The brass verdict, by Michael Connelly. London: Orion, 2008.

Another good one from Michael Connelly; this time a legal thriller with Lincoln lawyer character Micky Haller. But we get cameos from Harry Bosch and Jack McEvoy, too - I do like it when an suggesting Connelly is Balzac or anything, but it's fun. Greg Iles does something similar. This one author creates a whole universe and we get to see people from different angles. Not that I'm keeps you going all the way to the end, with a couple of very late twists and turns. If Connelly ever decided to concentrate on courtroom drama, he'd beat Grisham into submission in no time...

Fearless fourteen, by Janet Evanovich. London: Headline Review, 2009. Plum lucky, by Janet Evanovich. London: Penguin, 2009.

I love these books; they're funny, the plot races through, the cast of (mostly) insane characters are wonderful (Grandma Mazur is a particular favourite); they're sexy, rude, surreal, and a fabulous quick read. If anything can go wrong when Stephanie's involved, it will go wrong; this one involves home-made potato rocket-launchers (operated by Homegrown Security), a kid who spraypaints anything available, including dogs and a 61-year-old country-rock star called Brenda (who should never, ever, ever be brought into contact with Franklin's Dolores - actually, you could say the same for Grandma; and Lula, come to think of it; there's enough destruction and mayhem already). You couldn't make these novels into films with actual actors; but they'd make absolutely wonderful stylised animations...

The scarecrow, by Michael Connelly. London: Orion, 2009.

Another classic from Michael Connelly; another one with Jack McEvoy. Tightly plotted, very scary, and even though it's one where you know who the killer is from fairly early on but the detectives and journalists don't, it's still gripping. Again, we get characters from other strands of Connelly's writing, in this case Rachel Walling and Keisha Russell... Weirdly, I went over to Connelly's website to check Keisha's surname, and there's a short quiz on the book; given the speed I read it at (someone else is waiting for it so I couldn't renew it), I was gratified to get 10 out of 12...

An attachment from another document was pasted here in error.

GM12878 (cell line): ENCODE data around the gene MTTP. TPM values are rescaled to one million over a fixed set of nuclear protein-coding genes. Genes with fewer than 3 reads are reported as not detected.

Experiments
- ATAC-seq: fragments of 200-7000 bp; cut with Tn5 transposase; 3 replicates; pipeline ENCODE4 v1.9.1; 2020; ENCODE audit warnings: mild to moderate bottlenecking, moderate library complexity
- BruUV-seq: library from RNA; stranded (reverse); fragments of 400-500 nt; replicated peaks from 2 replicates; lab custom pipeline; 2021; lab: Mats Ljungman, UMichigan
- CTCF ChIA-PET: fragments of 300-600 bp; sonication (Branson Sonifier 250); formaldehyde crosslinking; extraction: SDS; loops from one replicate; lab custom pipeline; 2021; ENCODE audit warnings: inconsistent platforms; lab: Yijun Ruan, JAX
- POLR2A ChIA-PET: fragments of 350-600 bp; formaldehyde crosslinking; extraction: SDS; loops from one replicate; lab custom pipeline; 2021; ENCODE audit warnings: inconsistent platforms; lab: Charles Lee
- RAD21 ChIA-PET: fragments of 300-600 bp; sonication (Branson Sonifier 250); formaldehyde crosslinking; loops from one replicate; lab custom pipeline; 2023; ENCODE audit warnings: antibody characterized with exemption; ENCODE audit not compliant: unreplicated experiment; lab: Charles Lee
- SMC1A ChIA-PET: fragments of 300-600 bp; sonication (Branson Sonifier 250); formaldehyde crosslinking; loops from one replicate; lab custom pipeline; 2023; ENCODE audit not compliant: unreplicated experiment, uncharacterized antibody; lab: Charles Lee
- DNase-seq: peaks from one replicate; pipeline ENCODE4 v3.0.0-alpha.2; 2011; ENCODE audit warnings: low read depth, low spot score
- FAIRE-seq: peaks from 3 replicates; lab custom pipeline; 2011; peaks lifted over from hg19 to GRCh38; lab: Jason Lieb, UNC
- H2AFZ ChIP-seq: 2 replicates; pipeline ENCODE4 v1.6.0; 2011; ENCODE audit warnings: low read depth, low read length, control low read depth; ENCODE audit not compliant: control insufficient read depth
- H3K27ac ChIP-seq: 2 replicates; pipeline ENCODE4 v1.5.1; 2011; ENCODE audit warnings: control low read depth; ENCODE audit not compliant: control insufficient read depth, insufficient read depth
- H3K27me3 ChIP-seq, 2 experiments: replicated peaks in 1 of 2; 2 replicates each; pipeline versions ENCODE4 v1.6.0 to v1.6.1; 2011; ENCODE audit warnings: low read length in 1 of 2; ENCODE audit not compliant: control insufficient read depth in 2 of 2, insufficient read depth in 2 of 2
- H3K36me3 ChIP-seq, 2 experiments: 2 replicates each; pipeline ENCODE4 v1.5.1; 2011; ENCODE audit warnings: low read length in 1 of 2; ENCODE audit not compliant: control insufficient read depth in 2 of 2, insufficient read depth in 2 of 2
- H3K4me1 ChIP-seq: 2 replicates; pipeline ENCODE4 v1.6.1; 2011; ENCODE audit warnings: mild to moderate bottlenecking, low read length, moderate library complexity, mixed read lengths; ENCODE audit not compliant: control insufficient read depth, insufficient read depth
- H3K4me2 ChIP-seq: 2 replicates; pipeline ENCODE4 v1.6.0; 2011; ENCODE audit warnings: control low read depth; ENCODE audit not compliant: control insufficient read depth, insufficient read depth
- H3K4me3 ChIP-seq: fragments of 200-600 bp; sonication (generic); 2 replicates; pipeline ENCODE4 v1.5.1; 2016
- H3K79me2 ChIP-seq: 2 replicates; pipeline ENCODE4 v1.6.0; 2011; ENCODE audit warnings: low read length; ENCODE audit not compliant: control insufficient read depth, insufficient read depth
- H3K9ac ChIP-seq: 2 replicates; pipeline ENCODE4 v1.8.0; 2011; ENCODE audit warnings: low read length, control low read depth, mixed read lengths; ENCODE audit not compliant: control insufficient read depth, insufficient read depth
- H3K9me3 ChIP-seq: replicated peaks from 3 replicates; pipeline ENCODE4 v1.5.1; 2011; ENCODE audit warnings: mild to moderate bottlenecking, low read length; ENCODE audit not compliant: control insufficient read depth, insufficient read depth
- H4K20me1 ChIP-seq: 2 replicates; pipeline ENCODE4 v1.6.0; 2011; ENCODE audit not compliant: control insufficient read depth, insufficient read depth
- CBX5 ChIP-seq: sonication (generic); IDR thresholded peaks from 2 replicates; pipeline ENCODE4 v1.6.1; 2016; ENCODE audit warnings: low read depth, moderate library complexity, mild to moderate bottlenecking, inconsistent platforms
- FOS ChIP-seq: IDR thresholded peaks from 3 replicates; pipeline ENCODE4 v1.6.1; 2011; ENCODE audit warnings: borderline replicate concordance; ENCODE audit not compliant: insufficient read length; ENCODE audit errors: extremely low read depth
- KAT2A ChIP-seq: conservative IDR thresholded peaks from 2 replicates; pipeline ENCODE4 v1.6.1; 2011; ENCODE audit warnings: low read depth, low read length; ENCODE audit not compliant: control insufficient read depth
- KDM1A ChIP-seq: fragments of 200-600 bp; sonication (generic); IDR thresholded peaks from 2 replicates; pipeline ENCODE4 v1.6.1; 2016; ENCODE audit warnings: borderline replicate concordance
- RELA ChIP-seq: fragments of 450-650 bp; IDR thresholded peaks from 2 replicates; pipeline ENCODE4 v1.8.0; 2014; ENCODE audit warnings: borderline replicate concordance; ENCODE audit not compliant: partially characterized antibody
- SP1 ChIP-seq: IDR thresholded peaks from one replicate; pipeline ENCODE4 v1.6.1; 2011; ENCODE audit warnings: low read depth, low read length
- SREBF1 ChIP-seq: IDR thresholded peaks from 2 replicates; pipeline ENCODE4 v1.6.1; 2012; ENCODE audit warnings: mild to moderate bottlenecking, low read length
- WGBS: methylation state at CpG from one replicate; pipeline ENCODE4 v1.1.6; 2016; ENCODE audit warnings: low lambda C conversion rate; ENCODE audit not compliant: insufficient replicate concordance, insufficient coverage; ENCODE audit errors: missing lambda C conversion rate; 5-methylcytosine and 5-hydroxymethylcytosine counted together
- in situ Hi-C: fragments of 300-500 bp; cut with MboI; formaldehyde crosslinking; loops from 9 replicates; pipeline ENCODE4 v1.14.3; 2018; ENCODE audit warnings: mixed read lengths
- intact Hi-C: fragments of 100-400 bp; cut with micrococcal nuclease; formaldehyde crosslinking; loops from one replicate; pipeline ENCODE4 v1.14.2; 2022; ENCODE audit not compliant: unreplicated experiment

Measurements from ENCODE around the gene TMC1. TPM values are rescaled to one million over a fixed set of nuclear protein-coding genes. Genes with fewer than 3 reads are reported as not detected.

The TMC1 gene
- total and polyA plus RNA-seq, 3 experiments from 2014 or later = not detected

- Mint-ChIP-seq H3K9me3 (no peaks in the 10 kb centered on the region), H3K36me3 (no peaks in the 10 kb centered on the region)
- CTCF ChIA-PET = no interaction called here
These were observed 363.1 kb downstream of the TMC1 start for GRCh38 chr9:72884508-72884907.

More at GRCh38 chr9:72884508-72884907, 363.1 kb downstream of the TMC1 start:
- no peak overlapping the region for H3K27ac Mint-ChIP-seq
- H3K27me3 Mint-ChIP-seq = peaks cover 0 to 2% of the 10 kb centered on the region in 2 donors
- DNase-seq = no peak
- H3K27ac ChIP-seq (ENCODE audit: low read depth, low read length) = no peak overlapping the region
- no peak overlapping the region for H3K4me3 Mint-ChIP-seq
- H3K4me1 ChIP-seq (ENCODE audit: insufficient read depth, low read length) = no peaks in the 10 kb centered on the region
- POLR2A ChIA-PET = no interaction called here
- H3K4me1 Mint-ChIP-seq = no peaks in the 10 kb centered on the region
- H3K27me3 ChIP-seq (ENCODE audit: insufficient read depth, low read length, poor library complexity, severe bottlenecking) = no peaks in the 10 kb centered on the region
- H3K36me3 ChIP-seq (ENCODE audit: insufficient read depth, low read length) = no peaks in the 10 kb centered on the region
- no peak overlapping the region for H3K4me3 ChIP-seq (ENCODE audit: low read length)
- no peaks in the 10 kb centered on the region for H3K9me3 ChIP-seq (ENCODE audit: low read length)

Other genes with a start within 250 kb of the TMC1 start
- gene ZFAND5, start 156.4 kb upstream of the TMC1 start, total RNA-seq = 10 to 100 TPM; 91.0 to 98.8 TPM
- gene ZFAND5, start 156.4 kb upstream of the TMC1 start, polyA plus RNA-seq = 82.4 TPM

Justice, by Faye Kellerman. London: Headline, 1995. Prayers for the dead, by Faye Kellerman. London: Headline, 1996.

More Peter Decker/Rina Lazarus books - I've raved about these elsewhere. The plot in Justice is pretty shaky, to be honest, and doesn't really fit with what we know about Decker's integrity, but because you're involved with the characters it's still very readable... Prayers for the dead works much better and is very moving in the end.

Far cry, by John Harvey. London: Heinemann, 2009.

I still haven't forgiven John Harvey for what he did in the recent Resnick book Cold in hand; but this one is really very good - read it more or less in one session. Lots of twists and turns and some genuinely interesting characters...

The overlook, by Michael Connelly. London: Orion, 2007.

A curiously short Harry Bosch book but none the worse for that - a highly entertaining couple of hours' reading and well up to Connelly's usual high standards. Bosch doing what he's best at - solving crime while remaining completely irritated by The Powers That Be...

Crime beat : true stories of cops and killers, by Michael Connelly. London: Orion, 2006.

Something slightly different; a compilation of Connelly's journalism from the mid-1980s to the mid-1990s (for the South Florida Sun-Sentinel and the LA Times). Rather than being a ragbag of different pieces, or just a chronological compilation, Connelly has divided it into different sections - The Cops, The Killers and The Cases. It's easy to see why Connelly won awards for some of these pieces, and fascinating to read them.

Iron council, by China Miéville. London: Pan, 2005.

This has taken much longer than anything else I've read this year, because it's both rich and strange - rich in terms of the amazing language and descriptions, and strange in its ideas - Remade people made up of pieces of other creature, or mechanical items; a train which is also a city, steaming into forbidden territory with its citizens pulling up the rails after it in order to lay them down before it; unlikely love stories; a maker of golems. After reading The city and the city in July, I wanted to try again with some of Miéville's trademark weird fiction (and a friend suggested this one was accessible) - it was a fantastic read and fully deserved its Arthur C. Clarke award. I'll have a bit of a pause while I try and read some of the many other books which have built up in the meantime, and then try again with Perdido Street Station, the first book set in this universe.